So you have finally hit the button signifying submission of the all-important Free Application for Federal Student Aid (FAFSA). Now, it is in your best interest to know what to expect after submitting your FAFSA. Don’t relax just yet...until you are finished with the steps below, of course.
Within 3-5 business days of filing your FAFSA, you will receive your SAR (Student Aid Report) via email or 7-10 business days via regular, old-fashioned mail carrier if no email was provided. At that point, you will be able to see any problems or issues that may need to be resolved, along with detailed instructions on how to resolve them. The SAR will also contain any further information that may need to be provided, including additional income documentation.
Once you receive your SAR, make sure to review it thoroughly, verifying that all of the information is correct. It will also contain your financial student aid history, which makes it handy to keep track of all of this important information in one place. It is also important that you check in with the individual schools that you listed on your FAFSA application. Some schools may also require additional information or documentation to complete your financial aid profile, and ultimately your financial aid award.
In addition, the SAR will list your EFC (Expected Family Contribution) that will also be sent to the colleges and universities that you chose when filling out your FAFSA. Your EFC calculation is not the amount that you and your family will necessarily have to pay out of pocket. It is the number that financial aid advisors will use to guide them in assessing a comprehensive financial aid package. A package can include grants, student loans, and work-study opportunities.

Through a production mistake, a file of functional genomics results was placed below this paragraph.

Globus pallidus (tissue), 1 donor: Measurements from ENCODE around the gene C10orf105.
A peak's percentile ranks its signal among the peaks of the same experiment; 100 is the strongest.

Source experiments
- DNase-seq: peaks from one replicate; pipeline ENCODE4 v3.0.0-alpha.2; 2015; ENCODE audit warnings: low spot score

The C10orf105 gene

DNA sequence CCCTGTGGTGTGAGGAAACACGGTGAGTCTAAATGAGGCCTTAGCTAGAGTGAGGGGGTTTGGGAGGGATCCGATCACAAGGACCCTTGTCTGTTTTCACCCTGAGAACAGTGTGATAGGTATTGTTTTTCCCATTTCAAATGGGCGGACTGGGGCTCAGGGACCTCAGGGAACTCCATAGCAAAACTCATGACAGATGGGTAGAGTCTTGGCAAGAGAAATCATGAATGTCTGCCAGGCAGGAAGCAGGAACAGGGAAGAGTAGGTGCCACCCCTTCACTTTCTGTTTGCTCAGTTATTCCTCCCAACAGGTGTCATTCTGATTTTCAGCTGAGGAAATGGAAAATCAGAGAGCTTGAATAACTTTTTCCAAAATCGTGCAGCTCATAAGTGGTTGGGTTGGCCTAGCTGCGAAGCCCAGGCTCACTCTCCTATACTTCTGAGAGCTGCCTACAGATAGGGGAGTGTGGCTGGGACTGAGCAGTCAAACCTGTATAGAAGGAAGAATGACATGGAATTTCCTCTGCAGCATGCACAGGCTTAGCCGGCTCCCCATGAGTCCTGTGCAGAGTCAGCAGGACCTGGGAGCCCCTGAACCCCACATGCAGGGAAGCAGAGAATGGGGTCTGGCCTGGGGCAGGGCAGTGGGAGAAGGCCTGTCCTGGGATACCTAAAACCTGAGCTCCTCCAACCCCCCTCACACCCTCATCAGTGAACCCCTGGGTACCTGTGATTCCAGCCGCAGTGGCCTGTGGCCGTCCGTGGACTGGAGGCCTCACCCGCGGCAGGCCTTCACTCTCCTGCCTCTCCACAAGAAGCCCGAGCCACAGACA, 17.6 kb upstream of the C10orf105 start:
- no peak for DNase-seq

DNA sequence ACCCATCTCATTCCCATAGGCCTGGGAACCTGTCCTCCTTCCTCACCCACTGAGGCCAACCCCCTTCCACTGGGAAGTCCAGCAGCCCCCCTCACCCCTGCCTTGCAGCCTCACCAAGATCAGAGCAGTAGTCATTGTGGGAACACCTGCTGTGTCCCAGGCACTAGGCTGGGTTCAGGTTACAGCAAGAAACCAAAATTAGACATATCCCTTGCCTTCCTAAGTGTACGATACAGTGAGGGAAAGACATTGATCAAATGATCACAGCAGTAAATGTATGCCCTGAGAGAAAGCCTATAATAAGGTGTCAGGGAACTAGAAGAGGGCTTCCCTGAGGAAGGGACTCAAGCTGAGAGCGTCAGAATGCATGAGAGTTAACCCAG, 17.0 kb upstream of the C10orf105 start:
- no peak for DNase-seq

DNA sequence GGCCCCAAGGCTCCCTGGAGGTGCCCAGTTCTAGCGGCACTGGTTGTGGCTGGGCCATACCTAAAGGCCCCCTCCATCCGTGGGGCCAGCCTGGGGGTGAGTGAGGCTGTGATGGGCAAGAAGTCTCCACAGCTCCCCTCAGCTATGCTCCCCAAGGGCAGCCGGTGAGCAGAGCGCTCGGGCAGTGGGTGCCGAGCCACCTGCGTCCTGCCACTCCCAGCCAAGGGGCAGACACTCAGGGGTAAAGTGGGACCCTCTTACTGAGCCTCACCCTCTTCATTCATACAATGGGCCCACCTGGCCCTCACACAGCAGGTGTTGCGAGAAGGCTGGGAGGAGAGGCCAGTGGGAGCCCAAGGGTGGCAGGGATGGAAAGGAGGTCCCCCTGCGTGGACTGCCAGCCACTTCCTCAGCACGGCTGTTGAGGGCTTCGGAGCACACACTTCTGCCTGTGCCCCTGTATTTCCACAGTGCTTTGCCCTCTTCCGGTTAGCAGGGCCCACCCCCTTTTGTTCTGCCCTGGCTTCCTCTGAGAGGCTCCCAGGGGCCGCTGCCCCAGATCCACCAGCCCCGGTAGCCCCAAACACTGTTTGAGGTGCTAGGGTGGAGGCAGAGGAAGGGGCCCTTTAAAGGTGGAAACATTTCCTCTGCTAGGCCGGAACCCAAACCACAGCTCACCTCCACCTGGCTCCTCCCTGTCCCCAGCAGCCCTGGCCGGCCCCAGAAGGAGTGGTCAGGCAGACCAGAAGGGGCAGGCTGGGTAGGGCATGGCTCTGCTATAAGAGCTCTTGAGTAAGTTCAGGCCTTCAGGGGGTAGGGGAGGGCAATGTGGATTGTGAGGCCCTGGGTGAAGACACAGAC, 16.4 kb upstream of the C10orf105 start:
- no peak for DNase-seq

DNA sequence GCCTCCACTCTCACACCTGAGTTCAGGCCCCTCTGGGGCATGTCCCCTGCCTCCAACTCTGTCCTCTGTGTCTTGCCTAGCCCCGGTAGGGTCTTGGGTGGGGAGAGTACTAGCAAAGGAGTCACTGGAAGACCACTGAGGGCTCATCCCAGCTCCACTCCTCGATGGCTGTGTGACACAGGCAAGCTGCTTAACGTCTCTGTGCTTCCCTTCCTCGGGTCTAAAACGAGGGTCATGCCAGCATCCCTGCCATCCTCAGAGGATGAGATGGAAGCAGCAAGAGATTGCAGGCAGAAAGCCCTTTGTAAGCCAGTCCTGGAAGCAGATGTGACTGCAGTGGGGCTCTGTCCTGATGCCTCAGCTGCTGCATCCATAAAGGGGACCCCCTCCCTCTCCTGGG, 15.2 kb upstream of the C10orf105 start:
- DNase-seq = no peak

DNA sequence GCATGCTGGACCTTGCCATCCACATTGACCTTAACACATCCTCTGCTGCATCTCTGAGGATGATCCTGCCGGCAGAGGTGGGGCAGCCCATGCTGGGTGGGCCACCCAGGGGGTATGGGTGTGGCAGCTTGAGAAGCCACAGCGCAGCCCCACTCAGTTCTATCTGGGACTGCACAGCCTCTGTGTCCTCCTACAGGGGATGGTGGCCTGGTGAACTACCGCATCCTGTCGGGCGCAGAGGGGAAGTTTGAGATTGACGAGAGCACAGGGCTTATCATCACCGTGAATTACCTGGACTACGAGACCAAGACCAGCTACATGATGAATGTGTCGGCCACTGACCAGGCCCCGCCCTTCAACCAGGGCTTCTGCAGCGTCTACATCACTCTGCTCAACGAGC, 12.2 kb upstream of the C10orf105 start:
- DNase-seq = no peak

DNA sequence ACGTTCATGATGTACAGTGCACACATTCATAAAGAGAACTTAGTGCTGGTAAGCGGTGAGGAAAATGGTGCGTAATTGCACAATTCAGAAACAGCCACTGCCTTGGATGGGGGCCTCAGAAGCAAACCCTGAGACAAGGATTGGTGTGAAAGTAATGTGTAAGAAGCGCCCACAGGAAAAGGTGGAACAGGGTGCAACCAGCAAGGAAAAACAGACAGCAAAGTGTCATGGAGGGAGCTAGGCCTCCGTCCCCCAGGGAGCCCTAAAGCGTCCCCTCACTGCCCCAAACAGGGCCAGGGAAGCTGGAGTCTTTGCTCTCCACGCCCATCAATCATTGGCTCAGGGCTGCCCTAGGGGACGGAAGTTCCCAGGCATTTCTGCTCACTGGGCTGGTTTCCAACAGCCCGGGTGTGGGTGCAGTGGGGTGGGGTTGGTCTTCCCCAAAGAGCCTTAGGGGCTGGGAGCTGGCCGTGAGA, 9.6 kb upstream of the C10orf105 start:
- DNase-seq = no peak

How do I Correct Wrong Info on My FAFSA?
In order to correct any information on your FAFSA, you can simply go back to the FAFSA homepage and edit your information. Then, as before, you will receive a (newly updated) SAR report via email within 3-5 days. After submitting corrections or additional information that may inevitably change your financial profile, it is important to check in again with the colleges you selected to ensure that they do not need additional information on their end to reassess their financial aid decision and your relative award package.
If you believe at this time that you may be able to qualify for a better financial aid award, you may want to consider filing an appeal with the school’s financial aid office. Requesting an appeal may be in your best interest and the timeline and direction of an appeal process is dependent upon the school itself. Knowing this is an option is helpful, however, because it may allow you the ability to demonstrate further need that was not captured in your FAFSA form, even after making any corrections.